* Counsels SANs to discipline themselves, avoid filthy lucre
Amid growing criticism of the attitudes of some lawyers and judicial officers to the attempts to give Nigeria a socio-economic and political revamp, the Chief Justice of Nigeria, Justice Walter Onnoghen, saturday accused members of the legal profession of being major contributors to a rising culture of impunity in the country. Onnoghen made the assertion at the 2017 Annual Dinner and Honours Night of the Body of Senior Advocates of Nigeria, Abuja chapter, held in the Federal Capital Territory.
The CJN advised the senior lawyers to guard against controversial briefs and filthy pecuniary pursuits that bring indignity to the profession.
“We represent politicians who come in with all sorts of jokers in the name of brief and we help them heat up the polity, heat up the judiciary and cast aspersions on judicial officers. We say all sorts of things on the pages of newspapers and television.”
The federal government has received a lot of criticism in recent times for allegedly ignoring court orders to release certain persons being detained, especially with regard to corruption and security related trials. Some lawyers and judges have also been arrested of late on allegations of corruption and aiding corrupt practices.
But the CJN cautioned the Senior Advocates to always put the interest of the legal profession above parochial and personal interests, stressing that no amount of money from a client is worth bringing disrepute to the practitioners and the profession.
“We must discipline ourselves and discipline our stomachs,” he told the SANs. He urged them to reciprocate the respect accorded them by the judiciary by helping to make the work of the courts easy.
Onnoghen berated lawyers who complicated the job of the courts by filing frivolous suits and motions.
“How much do you think a client will pay you that will worth you lowering your standard to the extent that you are not an appellant but you are prevailed upon to file a motion or file a notice of withdrawal of a case you never filed,” he asked. “You didn’t file yet you are briefed to file a motion to withdraw that appeal; a respondent withdrawing appeal filed by an appellant. And you are a Senior Advocate of Nigeria.”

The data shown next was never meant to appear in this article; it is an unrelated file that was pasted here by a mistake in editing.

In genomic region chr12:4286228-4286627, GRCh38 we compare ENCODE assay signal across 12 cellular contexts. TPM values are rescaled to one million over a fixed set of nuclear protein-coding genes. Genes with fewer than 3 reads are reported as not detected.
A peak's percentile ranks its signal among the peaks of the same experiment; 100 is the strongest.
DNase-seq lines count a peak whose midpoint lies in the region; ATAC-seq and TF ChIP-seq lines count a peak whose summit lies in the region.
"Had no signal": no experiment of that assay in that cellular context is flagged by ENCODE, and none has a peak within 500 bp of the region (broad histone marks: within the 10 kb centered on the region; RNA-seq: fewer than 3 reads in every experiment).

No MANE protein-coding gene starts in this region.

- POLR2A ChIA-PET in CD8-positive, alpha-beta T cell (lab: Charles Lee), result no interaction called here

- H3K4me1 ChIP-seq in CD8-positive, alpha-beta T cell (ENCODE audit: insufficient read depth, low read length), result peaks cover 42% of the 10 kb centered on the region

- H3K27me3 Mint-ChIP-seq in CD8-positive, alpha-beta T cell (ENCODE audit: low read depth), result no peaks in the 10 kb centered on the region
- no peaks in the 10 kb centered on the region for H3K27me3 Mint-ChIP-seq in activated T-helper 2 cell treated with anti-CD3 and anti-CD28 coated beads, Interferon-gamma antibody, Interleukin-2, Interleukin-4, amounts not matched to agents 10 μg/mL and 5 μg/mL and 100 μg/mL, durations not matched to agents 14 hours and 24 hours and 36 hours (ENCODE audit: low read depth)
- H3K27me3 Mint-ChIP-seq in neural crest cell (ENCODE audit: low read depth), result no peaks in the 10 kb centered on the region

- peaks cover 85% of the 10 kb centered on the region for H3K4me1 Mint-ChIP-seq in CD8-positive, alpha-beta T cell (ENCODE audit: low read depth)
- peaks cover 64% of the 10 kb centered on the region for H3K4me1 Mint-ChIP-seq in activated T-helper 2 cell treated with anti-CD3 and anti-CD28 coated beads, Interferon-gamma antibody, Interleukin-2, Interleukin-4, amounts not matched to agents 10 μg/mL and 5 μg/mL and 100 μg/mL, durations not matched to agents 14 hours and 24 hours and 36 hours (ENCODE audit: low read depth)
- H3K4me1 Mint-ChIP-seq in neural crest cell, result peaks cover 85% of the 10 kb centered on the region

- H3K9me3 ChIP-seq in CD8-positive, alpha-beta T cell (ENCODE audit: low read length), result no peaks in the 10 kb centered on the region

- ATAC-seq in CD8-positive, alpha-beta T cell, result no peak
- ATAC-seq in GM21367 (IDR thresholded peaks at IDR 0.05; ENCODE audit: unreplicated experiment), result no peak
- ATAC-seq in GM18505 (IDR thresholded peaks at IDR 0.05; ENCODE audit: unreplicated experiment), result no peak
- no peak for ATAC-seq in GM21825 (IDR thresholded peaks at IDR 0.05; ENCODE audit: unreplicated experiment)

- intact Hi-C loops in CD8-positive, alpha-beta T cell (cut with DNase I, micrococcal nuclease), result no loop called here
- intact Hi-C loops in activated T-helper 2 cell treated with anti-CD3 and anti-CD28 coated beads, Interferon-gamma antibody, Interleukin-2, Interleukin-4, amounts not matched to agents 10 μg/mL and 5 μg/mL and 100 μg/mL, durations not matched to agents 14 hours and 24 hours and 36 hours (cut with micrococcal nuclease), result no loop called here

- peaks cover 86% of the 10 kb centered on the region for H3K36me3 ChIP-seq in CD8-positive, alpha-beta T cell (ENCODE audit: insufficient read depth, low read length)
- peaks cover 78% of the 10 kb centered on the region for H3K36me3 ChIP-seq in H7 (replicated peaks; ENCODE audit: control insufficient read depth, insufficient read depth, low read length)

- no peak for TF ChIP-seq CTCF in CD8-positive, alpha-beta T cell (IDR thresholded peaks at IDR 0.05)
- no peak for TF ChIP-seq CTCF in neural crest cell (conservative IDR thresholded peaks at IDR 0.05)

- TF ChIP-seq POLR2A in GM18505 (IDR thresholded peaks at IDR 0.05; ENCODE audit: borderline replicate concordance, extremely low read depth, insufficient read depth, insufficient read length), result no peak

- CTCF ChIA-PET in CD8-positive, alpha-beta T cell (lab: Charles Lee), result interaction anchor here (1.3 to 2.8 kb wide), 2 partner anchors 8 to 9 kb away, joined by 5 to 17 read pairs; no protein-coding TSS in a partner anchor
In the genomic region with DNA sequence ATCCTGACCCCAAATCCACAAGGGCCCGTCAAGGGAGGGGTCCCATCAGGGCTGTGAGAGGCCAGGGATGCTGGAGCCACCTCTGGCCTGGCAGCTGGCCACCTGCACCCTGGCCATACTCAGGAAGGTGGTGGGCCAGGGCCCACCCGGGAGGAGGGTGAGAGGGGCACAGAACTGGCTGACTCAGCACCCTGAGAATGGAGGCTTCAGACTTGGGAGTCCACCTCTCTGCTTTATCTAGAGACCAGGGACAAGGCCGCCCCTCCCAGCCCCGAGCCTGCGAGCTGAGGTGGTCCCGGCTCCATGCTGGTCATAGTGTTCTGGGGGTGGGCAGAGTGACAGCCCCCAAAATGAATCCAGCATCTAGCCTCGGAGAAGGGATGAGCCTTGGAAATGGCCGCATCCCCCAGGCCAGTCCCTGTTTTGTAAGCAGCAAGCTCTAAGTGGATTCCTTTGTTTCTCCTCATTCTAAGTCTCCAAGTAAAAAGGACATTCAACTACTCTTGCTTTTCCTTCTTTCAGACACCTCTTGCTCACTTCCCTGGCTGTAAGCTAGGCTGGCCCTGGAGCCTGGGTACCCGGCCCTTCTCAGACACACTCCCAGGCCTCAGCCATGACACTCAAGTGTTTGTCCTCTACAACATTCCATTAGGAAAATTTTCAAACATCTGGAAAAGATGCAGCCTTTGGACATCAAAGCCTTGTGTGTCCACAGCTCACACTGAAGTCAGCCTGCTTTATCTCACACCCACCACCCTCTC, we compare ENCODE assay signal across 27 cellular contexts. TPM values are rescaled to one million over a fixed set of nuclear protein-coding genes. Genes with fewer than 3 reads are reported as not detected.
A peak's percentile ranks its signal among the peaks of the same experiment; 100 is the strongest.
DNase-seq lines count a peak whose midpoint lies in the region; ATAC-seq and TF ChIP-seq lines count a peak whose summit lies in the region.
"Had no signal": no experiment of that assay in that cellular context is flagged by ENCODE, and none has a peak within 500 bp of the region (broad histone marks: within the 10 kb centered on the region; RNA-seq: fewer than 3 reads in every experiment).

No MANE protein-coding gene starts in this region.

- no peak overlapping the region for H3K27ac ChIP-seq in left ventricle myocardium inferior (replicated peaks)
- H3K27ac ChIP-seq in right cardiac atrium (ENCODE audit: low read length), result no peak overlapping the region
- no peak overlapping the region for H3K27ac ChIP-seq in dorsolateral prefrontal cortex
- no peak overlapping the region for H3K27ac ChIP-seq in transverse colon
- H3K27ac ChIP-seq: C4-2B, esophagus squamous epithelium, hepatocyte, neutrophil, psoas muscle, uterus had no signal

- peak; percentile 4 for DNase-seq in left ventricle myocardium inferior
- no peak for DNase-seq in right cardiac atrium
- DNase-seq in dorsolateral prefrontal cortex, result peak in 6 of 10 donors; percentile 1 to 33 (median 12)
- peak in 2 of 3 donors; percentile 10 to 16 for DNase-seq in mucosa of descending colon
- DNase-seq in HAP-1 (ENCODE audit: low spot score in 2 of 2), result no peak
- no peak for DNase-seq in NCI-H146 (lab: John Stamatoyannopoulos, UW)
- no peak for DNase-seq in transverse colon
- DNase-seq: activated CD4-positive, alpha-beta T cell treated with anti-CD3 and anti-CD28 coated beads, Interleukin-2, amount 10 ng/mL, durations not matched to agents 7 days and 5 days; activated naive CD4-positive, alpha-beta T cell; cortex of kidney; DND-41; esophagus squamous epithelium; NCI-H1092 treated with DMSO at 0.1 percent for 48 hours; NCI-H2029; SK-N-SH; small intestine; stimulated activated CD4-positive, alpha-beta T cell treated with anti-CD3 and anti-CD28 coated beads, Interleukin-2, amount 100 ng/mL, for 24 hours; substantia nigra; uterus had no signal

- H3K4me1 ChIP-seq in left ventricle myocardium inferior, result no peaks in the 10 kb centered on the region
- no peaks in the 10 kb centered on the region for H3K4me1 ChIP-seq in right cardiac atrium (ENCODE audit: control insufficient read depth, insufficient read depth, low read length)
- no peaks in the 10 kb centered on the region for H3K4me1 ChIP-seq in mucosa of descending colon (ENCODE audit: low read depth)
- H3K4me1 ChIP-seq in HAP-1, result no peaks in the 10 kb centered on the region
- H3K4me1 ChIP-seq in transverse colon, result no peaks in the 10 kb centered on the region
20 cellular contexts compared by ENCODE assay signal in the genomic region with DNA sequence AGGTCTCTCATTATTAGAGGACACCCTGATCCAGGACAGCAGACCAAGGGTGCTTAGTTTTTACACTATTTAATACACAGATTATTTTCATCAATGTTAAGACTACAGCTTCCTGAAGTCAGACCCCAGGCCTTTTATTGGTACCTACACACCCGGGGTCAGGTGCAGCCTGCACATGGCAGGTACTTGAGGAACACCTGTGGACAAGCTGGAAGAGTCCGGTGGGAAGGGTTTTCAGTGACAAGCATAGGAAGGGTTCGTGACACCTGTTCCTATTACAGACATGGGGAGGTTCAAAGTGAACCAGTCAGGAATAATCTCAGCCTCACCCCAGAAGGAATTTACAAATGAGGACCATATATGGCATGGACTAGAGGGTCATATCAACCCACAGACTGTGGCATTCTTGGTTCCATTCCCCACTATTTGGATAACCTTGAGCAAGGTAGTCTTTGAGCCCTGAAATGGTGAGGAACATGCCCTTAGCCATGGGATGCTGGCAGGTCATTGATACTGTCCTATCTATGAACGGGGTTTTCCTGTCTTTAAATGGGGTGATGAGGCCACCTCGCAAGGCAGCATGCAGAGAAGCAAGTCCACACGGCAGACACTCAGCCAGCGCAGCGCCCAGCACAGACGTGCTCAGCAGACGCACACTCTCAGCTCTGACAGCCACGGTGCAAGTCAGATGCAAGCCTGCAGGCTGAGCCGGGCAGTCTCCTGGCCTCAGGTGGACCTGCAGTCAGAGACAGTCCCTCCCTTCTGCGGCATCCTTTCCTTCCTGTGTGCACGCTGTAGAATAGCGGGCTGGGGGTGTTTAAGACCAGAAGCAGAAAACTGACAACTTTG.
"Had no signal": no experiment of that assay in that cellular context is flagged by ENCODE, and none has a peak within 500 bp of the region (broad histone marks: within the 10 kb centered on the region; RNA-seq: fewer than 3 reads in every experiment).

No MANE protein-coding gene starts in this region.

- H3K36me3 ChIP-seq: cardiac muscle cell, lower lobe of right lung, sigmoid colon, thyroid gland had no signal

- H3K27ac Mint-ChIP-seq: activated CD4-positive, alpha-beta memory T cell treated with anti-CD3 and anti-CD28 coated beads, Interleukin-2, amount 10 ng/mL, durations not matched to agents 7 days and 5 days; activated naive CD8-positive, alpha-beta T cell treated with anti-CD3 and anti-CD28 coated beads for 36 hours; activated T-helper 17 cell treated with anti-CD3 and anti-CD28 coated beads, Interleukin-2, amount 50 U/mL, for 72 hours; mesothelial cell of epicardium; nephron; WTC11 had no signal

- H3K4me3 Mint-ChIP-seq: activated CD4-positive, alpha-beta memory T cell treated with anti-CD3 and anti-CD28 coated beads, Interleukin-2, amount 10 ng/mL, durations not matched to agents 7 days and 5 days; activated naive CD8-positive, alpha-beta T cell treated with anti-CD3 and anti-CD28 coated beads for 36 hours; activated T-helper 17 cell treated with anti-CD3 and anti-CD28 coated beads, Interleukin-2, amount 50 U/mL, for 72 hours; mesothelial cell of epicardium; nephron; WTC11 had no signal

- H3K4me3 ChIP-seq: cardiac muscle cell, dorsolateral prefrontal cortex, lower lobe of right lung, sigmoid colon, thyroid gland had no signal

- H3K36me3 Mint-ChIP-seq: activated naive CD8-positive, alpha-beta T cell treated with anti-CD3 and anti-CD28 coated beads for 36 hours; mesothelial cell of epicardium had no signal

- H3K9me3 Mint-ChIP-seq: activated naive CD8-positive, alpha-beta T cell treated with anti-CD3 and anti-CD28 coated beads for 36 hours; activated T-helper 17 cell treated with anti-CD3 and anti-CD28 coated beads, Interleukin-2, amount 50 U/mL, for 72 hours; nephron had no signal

In a similar vein, the BoSAN chairman, Abdullahi Ibrahim, decried the level of indiscipline and professional misconduct among lawyers. Ibrahim stated that if the legal profession must continue to succeed and excel, the senior lawyers must show good example.
He said, “The future of the legal profession is in the hands of the senior lawyers and it is imperative that we lead by example. The senior lawyers are those who ought to set the standards for the younger generation to follow.
“It stands to reason that where senior lawyers are not seen compromising the ethics of the profession for their own personal enrichment, the junior lawyers will not even dare to engage in any unethical practices.”
Ibrahim denounced the plans to bypass justices of the Court of Appeal in the appointment of justices of the Supreme Court. He said, “We must also ensure that a group in the profession is not unnecessarily given a bad name and denied opportunity which many of them have stood and worked for, only to be told without real justification that their ambitions for working in a particular area and so well cannot be achieved.
“Take for example, the on-going discussion about appointments to be made to the highest court of the land, the Supreme Court, although this has happened in the past but in a very few occasions. Is there any justified reason for the competent Justices of the Court of Appeal to be denied elevation to the Supreme Court because of some changes about to be implemented?”
He said while the on-going reforms in the judiciary were a good development, they should not be allowed to erode the gains of earlier reforms for which two outstanding retired justices were been celebrated by BoSAN. Ibrahim said the immediate past CJN, Justice Mahmud Mohammed, and Justice Suleiman Galadima (JSC Rtd.) were honoured for their milestone contributions to the judiciary.